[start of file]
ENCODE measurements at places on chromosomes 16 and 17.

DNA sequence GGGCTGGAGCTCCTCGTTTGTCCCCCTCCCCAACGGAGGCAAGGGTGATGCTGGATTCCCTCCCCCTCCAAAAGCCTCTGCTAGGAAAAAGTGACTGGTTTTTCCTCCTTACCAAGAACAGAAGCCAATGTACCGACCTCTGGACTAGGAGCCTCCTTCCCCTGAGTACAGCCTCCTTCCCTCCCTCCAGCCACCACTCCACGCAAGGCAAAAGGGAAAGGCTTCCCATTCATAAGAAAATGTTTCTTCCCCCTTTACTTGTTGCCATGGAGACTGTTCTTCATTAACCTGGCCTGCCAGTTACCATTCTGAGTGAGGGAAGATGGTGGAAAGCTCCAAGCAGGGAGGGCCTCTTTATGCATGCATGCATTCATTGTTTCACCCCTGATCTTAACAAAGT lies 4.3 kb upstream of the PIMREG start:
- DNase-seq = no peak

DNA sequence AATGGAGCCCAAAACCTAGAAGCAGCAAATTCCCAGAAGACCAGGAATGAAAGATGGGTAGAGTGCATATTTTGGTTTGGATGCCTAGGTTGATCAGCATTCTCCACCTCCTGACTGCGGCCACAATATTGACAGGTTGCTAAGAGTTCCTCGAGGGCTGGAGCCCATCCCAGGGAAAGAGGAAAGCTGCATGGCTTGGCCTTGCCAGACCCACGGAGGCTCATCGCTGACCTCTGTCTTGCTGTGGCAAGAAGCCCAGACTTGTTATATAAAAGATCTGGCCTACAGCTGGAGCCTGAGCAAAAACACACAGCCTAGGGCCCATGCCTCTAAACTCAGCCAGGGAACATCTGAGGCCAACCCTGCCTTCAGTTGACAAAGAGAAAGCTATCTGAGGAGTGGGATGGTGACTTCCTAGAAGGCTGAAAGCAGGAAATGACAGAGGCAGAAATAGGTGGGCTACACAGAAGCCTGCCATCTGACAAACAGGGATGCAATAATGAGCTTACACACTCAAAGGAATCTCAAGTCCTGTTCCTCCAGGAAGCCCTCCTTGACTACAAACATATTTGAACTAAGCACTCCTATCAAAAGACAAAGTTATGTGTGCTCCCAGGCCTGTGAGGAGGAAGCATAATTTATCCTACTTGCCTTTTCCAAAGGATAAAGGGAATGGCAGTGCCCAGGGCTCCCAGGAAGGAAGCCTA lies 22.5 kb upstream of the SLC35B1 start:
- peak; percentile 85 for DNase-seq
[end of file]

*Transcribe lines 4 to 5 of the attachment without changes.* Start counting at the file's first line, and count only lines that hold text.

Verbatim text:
DNA sequence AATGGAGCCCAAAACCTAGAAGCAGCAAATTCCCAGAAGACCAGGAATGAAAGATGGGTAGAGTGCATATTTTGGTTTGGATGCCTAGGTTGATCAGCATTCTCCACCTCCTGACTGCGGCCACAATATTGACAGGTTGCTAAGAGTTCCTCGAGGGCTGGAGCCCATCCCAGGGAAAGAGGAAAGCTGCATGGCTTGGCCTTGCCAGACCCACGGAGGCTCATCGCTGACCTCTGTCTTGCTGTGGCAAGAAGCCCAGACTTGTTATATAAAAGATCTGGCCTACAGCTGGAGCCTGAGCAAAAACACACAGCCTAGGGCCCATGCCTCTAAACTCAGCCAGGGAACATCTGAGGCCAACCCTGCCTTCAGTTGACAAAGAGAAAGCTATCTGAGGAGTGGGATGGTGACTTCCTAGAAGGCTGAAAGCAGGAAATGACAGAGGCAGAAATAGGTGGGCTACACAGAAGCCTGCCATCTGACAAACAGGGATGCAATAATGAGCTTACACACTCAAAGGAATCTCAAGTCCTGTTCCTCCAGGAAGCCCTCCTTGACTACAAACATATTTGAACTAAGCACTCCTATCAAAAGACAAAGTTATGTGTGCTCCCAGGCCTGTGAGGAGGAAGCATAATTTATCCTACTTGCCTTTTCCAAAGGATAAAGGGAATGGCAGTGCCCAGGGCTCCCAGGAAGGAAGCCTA lies 22.5 kb upstream of the SLC35B1 start:
- peak; percentile 85 for DNase-seq